Washington, Sep 9 (IANS): Facing low approval ratings amid a stalled economy, President Barack Obama has put forward a $447 billion jobs package, challenging Congress to shut down the "political circus" and pass it "right away."
"The people of this country work hard to meet their responsibilities. The question tonight is whether we'll meet ours," Obama said in a 34-minute speech to a joint session of the Congress as he offered his plan to jolt the economy and his re-election prospects in the process.
"The question is whether, in the face of an ongoing national crisis, we can stop the political circus and actually do something to help the economy," he said.
"The question is whether we can restore some of the fairness and security that has defined this nation since our beginning."
Obama said he will ask Congress to increase the $1.5 trillion target in deficit reduction being pursued by a special joint congressional committee to cover the cost of the American Jobs Act.
He said he will propose his own deficit-reduction plan Sep 19 that would reform entitlement programmes such as Medicare while changing the tax system to end loopholes, lower the corporate tax rate and increase taxes for the wealthy.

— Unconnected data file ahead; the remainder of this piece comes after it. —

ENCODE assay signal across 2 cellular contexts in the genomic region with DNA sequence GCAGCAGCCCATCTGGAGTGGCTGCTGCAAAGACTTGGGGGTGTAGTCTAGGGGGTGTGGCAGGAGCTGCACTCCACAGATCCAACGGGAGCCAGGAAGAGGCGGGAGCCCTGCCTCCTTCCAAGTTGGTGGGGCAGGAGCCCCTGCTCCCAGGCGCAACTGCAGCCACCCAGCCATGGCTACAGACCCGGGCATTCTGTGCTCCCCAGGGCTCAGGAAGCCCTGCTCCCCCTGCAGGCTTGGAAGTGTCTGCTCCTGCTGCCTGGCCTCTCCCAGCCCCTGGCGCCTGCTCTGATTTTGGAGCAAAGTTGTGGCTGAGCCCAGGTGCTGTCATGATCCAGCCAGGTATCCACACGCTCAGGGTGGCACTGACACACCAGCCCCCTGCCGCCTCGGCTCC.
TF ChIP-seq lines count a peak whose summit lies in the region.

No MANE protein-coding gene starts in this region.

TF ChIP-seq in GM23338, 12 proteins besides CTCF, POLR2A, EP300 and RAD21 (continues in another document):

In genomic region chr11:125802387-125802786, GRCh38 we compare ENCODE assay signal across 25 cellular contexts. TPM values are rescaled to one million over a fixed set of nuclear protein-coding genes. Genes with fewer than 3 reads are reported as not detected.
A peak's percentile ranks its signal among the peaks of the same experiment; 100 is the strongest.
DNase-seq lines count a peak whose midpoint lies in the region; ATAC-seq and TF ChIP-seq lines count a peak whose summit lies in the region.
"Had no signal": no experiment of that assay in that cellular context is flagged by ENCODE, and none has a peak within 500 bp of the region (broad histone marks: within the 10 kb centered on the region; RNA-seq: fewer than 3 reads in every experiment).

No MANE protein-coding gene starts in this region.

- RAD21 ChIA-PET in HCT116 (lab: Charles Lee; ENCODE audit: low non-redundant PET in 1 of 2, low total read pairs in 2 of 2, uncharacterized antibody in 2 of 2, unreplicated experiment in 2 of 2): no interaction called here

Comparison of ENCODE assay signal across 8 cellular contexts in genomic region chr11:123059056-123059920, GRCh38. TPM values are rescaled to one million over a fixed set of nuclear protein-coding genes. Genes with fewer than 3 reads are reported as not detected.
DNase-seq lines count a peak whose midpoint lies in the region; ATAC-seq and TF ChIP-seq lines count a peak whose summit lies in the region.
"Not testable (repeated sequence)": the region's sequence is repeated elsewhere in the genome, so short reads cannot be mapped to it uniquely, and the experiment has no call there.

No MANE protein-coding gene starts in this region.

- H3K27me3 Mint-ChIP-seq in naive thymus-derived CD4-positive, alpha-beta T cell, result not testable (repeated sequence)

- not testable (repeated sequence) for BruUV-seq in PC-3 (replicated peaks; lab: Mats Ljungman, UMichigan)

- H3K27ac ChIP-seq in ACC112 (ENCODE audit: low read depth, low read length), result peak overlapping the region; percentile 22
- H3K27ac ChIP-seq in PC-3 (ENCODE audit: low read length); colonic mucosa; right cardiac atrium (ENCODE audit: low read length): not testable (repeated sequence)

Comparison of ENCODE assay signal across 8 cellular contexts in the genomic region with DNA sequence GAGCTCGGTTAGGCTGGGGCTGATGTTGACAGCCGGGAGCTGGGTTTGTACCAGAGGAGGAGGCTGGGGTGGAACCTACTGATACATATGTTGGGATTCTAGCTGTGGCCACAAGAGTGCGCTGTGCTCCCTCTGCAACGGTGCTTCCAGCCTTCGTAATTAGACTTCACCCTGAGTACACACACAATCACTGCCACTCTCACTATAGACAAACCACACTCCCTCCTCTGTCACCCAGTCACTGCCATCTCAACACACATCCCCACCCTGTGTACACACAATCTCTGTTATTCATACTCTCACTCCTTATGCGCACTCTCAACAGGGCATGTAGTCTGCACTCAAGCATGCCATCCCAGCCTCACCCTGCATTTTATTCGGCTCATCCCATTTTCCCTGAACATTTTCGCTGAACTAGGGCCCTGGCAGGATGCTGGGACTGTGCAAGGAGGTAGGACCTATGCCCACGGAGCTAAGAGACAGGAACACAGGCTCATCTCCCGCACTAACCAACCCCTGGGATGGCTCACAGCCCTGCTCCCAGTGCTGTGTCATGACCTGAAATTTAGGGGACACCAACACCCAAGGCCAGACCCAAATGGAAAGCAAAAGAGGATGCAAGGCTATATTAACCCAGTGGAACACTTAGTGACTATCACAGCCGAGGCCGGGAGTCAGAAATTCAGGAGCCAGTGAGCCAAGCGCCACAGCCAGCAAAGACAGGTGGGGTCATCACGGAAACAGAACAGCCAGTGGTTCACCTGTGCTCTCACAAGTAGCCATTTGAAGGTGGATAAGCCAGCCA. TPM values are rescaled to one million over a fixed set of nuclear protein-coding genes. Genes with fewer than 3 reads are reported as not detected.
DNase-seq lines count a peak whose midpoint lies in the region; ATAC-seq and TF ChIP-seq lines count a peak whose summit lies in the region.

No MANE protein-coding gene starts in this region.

He also told Republicans he would take his case directly to the American people, and called on "every American who agrees to lift your voice and tell the people who are gathered here tonight that you want action now."
"Tell Washington that doing nothing is not an option," Obama said.
In essence, Obama resurrected his push for what the CNN called "grand bargain" -- a comprehensive deficit reduction package that includes all the drivers of government spending and deficits, including those traditionally favoured and protected by both parties.
Amid low expectations that his plan would prove fully palatable to the Republican-controlled House, Speaker John Boehner, who backed out of talks with Obama on a major deficit reduction-deal earlier this year, said the proposals the president outlined "merit consideration."
But he also said he hoped for serious consideration by the White House of Republican ideas.
Democrat Senate Majority Leader Harry Reid said Obama's proposal will present a "litmus test" for Republicans. "I hope they will show the American people that they are more interested in creating jobs than defeating President Obama."